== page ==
Concerns over purchase of one million tests raised as chemical and kit shortages hit NHS
Scientists have called on the government to justify its purchase of one million antibody tests amid concerns over their accuracy.
Health innovation minister James Bethell announced on 7 October that the government had signed a deal with the UK Rapid Test Consortium to purchase the tests, which use a finger-prick device and provide a result within 20 minutes.
The tests will be rolled out as part of Covid-19 surveillance studies to “help build a picture of how the virus has spread across the country and further develop our understanding of how antibodies work”, the government said. But scientists have raised concerns about the accuracy of the tests.
Hayley Jones, a senior lecturer in medical statistics at the University of Bristol, said: “The only published evidence on the accuracy of this test appears to be from a preprint article, not yet peer reviewed.”
While any errors in the accuracy of a test “can in principle be corrected for”, she said, they can also be “dangerous…if individuals receive their test results and change their behaviour based on this—due to a belief that they are immune from the virus”.
Jon Deeks, a professor of biostatistics at the University of Birmingham, said the government had “jumped the gun in purchasing the test before the independent studies evaluating it are finished or available”.
In its announcement, the government said the test had been evaluated by Public Health England and that the evaluation “will be published in due course”.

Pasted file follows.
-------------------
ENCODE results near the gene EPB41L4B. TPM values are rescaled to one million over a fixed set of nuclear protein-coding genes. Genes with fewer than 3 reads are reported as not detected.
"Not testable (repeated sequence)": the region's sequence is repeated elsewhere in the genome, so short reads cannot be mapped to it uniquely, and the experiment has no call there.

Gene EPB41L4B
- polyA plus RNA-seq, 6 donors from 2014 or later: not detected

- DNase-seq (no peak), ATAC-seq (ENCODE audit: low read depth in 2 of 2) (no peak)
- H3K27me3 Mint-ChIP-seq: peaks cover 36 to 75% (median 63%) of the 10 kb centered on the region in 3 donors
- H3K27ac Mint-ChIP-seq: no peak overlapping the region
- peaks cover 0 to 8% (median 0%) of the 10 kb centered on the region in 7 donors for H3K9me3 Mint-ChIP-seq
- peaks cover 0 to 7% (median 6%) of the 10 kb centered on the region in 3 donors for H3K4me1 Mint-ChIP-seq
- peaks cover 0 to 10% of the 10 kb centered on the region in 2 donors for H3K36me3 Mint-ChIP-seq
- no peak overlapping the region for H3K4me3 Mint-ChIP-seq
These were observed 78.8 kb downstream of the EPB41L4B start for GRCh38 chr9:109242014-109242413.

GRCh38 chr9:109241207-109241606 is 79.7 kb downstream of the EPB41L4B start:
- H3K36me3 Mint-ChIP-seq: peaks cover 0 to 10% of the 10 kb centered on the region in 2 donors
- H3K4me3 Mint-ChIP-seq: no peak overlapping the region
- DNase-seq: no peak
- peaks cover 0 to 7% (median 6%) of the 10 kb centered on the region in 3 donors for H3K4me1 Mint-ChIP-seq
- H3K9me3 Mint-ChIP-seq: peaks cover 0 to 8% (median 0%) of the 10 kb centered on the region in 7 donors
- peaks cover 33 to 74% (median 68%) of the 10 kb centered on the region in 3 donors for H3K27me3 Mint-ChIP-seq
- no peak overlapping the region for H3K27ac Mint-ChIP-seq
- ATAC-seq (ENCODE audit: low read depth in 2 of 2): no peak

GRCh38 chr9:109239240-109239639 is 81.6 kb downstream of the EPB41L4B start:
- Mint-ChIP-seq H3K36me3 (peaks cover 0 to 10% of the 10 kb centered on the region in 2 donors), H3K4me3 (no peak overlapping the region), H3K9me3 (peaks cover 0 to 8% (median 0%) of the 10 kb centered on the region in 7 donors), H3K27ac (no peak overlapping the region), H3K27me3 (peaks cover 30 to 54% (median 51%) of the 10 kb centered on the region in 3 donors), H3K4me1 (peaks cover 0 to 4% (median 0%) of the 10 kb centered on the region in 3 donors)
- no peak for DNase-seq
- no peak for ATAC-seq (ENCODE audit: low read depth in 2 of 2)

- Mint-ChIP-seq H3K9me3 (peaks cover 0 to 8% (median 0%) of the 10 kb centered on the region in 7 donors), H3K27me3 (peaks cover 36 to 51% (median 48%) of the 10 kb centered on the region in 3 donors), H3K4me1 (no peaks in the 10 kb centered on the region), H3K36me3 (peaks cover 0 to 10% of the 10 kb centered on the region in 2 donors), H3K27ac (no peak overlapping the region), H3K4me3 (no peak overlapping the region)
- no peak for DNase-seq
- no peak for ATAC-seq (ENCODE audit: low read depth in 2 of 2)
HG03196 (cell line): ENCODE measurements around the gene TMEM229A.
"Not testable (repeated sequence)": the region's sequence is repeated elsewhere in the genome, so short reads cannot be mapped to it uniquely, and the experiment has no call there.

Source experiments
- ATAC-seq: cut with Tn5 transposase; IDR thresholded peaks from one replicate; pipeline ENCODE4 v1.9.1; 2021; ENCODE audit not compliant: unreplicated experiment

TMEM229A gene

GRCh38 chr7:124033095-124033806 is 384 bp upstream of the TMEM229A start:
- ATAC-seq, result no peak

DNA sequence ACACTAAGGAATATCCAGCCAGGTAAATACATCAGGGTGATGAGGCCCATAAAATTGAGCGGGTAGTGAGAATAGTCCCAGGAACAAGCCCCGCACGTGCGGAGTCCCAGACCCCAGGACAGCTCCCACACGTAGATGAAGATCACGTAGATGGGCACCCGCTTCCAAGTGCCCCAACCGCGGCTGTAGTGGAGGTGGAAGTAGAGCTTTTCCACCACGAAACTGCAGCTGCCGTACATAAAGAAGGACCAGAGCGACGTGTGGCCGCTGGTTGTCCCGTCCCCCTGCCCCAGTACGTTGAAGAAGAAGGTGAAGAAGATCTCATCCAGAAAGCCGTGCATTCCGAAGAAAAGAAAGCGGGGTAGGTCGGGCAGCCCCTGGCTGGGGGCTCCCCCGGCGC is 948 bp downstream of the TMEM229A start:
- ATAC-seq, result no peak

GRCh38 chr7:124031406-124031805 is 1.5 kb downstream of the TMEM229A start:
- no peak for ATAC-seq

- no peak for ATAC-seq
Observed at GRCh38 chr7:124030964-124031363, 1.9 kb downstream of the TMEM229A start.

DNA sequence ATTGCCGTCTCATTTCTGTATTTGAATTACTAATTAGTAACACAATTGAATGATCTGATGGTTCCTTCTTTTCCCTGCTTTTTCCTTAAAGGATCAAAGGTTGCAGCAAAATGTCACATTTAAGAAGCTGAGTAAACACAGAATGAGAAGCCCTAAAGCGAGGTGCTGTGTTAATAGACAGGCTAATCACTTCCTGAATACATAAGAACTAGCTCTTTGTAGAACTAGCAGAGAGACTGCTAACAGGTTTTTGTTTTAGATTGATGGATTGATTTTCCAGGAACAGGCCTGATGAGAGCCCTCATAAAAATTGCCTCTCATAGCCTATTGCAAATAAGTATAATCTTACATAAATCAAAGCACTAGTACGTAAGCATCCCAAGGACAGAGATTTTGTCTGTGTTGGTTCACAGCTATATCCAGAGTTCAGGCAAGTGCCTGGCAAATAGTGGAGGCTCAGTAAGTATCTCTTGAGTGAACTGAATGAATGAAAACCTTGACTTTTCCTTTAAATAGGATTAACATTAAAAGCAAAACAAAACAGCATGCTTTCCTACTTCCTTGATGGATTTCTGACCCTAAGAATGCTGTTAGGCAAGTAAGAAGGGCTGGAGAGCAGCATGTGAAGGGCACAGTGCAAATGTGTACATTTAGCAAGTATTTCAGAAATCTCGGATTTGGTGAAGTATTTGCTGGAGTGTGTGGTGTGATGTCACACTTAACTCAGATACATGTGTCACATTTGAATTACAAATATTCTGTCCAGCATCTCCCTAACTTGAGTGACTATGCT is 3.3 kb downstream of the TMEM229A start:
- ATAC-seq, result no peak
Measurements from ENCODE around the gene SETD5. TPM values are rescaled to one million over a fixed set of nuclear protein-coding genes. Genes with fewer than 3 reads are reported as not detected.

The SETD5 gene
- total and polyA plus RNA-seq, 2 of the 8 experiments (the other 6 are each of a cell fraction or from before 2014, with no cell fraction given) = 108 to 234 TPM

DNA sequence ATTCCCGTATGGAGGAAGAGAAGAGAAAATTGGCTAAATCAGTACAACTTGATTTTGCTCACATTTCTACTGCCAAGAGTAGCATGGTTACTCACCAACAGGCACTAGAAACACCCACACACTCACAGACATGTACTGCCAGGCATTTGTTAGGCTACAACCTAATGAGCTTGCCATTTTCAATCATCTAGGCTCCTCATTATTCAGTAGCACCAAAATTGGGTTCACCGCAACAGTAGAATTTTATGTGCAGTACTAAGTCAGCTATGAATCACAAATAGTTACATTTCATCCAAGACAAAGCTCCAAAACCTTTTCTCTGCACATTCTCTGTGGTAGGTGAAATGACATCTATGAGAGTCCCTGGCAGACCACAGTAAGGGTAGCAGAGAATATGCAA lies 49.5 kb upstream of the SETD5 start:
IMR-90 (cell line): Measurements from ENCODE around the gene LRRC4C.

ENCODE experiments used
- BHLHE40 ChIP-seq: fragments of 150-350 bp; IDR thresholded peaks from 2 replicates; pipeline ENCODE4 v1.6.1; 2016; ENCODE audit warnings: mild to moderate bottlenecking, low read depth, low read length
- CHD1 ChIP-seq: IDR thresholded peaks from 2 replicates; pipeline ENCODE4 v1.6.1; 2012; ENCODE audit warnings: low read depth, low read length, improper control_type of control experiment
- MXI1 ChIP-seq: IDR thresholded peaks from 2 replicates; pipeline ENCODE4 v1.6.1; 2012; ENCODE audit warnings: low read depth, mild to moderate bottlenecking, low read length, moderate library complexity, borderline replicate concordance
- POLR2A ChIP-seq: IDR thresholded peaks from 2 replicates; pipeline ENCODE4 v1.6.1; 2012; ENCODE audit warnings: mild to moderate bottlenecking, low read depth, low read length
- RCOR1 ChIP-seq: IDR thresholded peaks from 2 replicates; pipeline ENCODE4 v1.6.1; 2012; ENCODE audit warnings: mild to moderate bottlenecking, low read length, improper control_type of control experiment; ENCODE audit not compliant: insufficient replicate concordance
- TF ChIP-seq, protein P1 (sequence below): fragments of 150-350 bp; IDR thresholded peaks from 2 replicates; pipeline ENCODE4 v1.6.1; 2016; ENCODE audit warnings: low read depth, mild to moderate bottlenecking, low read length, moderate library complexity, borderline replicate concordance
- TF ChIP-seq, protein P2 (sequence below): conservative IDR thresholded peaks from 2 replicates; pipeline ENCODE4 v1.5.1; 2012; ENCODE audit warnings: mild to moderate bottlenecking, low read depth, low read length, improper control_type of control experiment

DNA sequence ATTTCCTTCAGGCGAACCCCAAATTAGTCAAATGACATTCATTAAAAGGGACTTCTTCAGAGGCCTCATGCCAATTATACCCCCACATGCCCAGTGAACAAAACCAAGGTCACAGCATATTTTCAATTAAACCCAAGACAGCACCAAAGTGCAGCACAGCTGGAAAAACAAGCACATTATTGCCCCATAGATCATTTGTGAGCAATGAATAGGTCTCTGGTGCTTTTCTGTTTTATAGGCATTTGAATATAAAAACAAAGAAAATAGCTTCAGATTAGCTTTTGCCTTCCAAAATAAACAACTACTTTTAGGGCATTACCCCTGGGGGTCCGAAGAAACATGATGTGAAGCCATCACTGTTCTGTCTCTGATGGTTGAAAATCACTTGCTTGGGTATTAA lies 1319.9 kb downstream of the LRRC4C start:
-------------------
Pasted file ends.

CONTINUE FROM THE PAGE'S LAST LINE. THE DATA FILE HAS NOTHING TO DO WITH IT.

But Deeks pointed out that although PHE’s evaluation of the test was complete and submitted for publication, “the authors have not been able to post a preprint of their report, so their results are still a secret”.
He said the government was “failing to show us any valid evidence at all that suggests that spending millions buying these tests is sensible”.
A spokesperson for the health department said that PHE has completed a full evaluation of the test device and that “the evaluation is currently undergoing peer review and will be published in due course”.
“These antibody tests will be rolled out as part of government Covid-19 surveillance studies, to help build a picture of how the virus has spread across the country and further develop our understanding of how antibodies work. They will not be for widespread public use.
“Regardless of the result of an antibody test, individuals must continue to comply with government guidelines including social distancing.”
The concerns over evidence come amid reports that NHS labs across the country have been hit by shortages of vital chemicals and equipment after Swiss pharma giant Roche, which provides those supplies, warned that it had been hit by “a very significant drop in processing capacity” in its distribution centre in West Sussex.
“Roche supply problems could have a significant impact on the Covid-19 Test and Trace system depending on the inventory level of swabs, screening kits and reagents in the labs and how long this supply disruption lasts,” said Xiaojun Wang, professor of operations management at the University of Bristol.
“This supply problem occurs at very bad timing when the UK is experiencing a new wave of increasing Covid-19 infections and the surging demand for testing.”
UPDATED 8/10 – Added a DHSC comment.